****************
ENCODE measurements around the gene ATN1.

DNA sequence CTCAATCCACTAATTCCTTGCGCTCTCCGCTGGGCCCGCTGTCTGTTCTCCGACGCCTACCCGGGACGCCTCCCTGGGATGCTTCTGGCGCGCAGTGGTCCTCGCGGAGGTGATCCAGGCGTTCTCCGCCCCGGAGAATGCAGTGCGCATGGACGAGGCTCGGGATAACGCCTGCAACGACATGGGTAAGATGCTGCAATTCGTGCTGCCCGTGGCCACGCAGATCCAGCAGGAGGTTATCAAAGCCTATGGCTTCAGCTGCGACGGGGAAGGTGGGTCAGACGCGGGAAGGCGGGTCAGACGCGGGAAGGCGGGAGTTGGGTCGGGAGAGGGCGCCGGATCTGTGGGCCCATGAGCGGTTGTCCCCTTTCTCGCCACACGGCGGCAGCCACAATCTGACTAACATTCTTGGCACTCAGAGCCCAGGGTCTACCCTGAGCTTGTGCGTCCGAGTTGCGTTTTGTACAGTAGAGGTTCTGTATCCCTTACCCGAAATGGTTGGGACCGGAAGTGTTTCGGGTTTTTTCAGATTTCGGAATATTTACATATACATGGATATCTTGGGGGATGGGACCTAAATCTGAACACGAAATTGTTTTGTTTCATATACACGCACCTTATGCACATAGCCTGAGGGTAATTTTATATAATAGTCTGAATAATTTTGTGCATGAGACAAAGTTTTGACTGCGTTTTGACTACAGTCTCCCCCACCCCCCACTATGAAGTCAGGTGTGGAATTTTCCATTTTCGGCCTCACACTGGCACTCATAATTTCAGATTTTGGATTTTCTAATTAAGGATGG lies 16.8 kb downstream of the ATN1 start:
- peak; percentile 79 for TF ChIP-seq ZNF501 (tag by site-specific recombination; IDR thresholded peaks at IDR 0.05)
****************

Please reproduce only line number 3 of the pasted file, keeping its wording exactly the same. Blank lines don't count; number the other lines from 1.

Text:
- peak; percentile 79 for TF ChIP-seq ZNF501 (tag by site-specific recombination; IDR thresholded peaks at IDR 0.05)